Virginia : The primary purpose of my blog posts is to inform Nevada’s injured workers about the law and the claims process. However, I occasionally like to offer my readers from the workers’ compensation industry a more detailed analysis of a current issue that requires a working familiarity with Nevada workers compensation claims. The following is a guest blog post by a well-respected Nevada rating doctor on a difficult rating issue. (Chiropractors on the DIR’s list of rating doctors are qualified to rate any injury to the musculoskeletal system.)
Under the 5th edition of the AMA Guides to Permanent Impairment, when a rating doctor is evaluating a cervical, thoracic, or lumbar spine injury, such as a herniated disc, the doctor must correctly choose one of two rating methods in the book. Whether the rating doctor uses the range of motion method , or uses a DRE category can significantly change the percentage of impairment. Ultimately, the amount of money the injured worker receives as his PPD award, will be affected. I asked Paul Pirruccello, D.C, currently on the DIR’s panel to review Nevada ratings for errors, to explain when the Guides require that the rating doctor use the Range of Motion method of rating spinal injuries:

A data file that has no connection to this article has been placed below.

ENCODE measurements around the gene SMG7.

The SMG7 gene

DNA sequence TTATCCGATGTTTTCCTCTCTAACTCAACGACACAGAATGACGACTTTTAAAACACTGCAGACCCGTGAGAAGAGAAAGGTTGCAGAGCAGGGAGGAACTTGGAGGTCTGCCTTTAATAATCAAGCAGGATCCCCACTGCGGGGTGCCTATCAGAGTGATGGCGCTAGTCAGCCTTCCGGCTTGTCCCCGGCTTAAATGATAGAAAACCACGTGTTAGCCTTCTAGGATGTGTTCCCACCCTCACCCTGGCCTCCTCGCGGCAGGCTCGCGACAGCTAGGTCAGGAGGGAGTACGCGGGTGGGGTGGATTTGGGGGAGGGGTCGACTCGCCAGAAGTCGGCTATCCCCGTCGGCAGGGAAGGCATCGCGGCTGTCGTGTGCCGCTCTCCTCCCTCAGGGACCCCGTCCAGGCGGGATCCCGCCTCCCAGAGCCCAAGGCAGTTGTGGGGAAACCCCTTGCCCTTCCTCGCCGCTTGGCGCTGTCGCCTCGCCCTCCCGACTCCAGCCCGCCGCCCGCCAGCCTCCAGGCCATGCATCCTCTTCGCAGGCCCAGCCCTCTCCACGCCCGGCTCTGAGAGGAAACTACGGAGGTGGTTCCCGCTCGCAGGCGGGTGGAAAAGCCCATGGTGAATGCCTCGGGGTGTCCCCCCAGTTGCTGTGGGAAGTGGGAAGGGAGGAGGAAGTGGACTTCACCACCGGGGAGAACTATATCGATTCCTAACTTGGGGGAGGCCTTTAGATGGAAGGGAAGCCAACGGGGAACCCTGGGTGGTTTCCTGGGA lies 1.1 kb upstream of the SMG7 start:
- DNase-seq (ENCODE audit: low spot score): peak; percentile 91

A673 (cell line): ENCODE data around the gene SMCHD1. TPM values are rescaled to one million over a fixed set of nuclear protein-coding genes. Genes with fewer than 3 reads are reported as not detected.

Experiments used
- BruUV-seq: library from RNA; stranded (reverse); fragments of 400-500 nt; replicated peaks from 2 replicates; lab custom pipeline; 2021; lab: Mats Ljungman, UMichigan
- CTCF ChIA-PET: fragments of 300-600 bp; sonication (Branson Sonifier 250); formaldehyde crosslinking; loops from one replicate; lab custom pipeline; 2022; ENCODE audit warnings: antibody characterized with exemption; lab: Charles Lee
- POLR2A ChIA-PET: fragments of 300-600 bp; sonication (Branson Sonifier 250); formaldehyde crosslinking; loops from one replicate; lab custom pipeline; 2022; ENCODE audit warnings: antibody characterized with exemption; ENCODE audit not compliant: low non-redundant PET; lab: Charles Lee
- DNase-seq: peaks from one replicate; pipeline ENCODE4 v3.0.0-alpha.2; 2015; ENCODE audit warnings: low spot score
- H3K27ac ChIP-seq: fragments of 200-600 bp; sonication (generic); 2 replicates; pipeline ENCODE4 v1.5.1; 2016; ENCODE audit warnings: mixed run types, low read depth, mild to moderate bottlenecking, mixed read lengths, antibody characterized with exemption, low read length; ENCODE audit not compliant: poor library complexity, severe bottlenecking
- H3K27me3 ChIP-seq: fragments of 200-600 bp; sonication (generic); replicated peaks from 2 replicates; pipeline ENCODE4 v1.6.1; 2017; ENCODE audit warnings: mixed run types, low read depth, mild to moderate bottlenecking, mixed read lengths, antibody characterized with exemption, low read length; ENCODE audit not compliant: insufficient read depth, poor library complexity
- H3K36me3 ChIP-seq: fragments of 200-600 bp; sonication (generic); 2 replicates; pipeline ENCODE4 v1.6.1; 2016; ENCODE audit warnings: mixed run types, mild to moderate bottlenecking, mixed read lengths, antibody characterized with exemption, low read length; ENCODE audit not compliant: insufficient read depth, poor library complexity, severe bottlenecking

When Should the Range of Motion (ROM) Method Be Used for Spinal Impairment?
When an adequate number of PPD ratings have come across your desk, you will inevitably come across spinal ratings where the ROM Method has been used because the rating doctor thinks there is “multilevel involvement.” The major concern in these cases lies in the rater’s understanding of the AMA Guides definition of multilevel involvement. The proper utilization of the ROM Method is best defined in Section 15.2a #4 on page 380 of the AMA Guides, as follows: a. Fractures at more than one level in a spinal region. b. Radiculopathy bilaterally or at multiple levels in the same spinal region. c. multilevel motion segment alteration (such as multilevel fusion) in the same spinal region. d. Recurrent disk herniation or stenosis with radiculopathy at the same or a different level in the same spinal region.